Plagiarism occurs when someone presents the work of others (data, text, or theories) as if it were his/her own without proper acknowledgment. There are different degrees of plagiarism. The severity depends on the extent of copied material, originality of copied material, position/context/type of material, and referencing/attribution of the material used. Every case is different, and therefore decisions will vary per case.
Examples of possible plagiarism include, but are not limited to:
- Verbatim copying of another’s work and submitting it as one’s own.
- Verbatim copying of significant portions of text from a single source.
- Mixing verbatim copied material from multiple sources (‘patchwork copying’). This could range from one or two paragraphs to significant portions consisting of several paragraphs.
- Changing key words and phrases but retaining the essential content of the source as a framework.
- Rephrasing the text’s original wording and/or structure and submitting it as one’s own.
- Mixing slightly rephrased material from multiple sources and presenting what has been published already as new.
- The work is cited, but the cited portions are not clearly identified. This can be combined with copied parts of the text without citation.
Note: For review papers, the above is not directly applicable. Review papers are expected to give a summary of existing literature. Authors should use their own words except for correctly quoted and/or cited texts, and the work should include a new interpretation.
As part of SAOJ’s commitment to protecting and enhancing the peer review process, all manuscripts deemed potentially suitable for publication will undergo a plagiarism detection process using plagiarism detection software. When a similarity report is indicative of a potential offence, the report and manuscript will be examined by the Editor-in-Chief to determine whether or not the material has been plagiarised and, if so, the extent of the plagiarism.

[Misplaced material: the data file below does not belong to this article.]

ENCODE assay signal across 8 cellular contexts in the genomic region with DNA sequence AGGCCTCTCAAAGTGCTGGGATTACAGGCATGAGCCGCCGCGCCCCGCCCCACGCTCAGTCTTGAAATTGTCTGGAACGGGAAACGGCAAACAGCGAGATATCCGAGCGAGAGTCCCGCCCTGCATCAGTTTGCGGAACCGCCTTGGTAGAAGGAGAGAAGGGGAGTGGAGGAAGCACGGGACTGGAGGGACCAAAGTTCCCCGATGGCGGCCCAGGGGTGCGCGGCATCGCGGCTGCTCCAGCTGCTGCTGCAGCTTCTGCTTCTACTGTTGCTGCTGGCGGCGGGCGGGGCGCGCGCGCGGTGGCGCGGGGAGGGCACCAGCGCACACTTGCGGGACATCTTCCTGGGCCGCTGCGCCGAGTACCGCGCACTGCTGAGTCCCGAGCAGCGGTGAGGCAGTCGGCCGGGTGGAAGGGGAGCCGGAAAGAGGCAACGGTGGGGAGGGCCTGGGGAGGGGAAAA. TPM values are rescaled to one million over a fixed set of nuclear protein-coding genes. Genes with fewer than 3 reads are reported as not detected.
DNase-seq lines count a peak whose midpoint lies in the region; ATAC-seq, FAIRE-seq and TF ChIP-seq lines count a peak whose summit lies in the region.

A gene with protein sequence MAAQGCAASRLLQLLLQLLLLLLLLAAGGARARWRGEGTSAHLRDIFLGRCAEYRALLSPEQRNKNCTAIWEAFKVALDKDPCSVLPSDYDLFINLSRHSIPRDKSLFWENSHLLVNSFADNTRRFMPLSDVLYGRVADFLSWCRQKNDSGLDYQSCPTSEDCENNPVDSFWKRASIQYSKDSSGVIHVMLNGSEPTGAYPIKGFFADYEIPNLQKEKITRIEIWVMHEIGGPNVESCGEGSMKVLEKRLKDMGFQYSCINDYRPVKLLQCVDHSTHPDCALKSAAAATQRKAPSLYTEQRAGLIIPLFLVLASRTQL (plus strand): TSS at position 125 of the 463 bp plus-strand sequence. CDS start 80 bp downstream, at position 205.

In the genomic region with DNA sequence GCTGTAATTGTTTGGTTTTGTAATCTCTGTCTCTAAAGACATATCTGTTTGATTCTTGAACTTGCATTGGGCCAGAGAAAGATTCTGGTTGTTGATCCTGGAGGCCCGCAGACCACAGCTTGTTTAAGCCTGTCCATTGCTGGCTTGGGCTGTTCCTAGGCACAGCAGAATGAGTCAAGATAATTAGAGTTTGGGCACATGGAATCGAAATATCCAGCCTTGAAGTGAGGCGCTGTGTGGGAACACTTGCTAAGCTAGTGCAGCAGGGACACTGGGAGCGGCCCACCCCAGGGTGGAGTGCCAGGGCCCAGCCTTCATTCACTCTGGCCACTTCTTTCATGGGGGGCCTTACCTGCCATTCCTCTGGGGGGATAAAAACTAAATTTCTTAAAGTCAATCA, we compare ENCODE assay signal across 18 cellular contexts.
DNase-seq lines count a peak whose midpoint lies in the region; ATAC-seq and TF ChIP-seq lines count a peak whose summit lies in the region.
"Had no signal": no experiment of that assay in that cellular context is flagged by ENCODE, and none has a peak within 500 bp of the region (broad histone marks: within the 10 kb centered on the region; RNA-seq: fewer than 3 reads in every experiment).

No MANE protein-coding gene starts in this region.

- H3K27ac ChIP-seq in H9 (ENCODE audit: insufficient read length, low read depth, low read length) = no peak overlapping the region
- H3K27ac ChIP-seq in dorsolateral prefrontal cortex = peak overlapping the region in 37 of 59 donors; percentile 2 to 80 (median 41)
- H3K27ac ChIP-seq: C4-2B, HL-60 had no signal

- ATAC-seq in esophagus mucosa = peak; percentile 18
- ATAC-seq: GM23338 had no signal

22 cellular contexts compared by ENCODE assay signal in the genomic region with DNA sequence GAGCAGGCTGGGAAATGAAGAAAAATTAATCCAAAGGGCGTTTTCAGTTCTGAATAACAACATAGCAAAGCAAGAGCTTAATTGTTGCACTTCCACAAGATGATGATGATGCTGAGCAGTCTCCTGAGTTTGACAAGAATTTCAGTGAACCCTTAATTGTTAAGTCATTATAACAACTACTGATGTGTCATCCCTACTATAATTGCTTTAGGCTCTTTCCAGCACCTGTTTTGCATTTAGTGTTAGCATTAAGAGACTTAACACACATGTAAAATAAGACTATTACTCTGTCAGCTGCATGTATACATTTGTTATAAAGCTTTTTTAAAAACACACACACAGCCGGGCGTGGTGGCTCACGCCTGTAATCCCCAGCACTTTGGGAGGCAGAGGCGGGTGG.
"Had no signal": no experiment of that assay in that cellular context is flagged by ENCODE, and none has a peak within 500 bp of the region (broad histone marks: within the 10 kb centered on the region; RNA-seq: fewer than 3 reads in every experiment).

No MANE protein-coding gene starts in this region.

If plagiarism is suspected, the COPE guidelines on plagiarism will be followed. [http://publicationethics.org/files/Suspected%20plagiarism%20in%20a%20submitted%20manuscript%20%281%29.pdf ]
Duplicate submission/publication refers to the practice of submitting the same study to two journals or publishing more or less the same study in two journals. These submissions/publications can be nearly simultaneous or years later. Redundant publication (also described as ‘salami publishing’) refers to the situation that one study is split into several parts and submitted to two or more journals, or the findings have previously been published elsewhere without proper cross-referencing, permission or justification. ‘Self-plagiarism’ is considered a form of redundant publication. It concerns recycling or borrowing content from previous work without citation. This practice is widespread and might be unintentional. Transparency by the author on the use of previously published work usually provides the necessary information to assess whether it is deliberate or unintentional.
If redundant or duplicate publication is suspected, the COPE guidelines on redundant or duplicate publication will be followed. [http://publicationethics.org/files/redundant%20publication%20A_0.pdf ]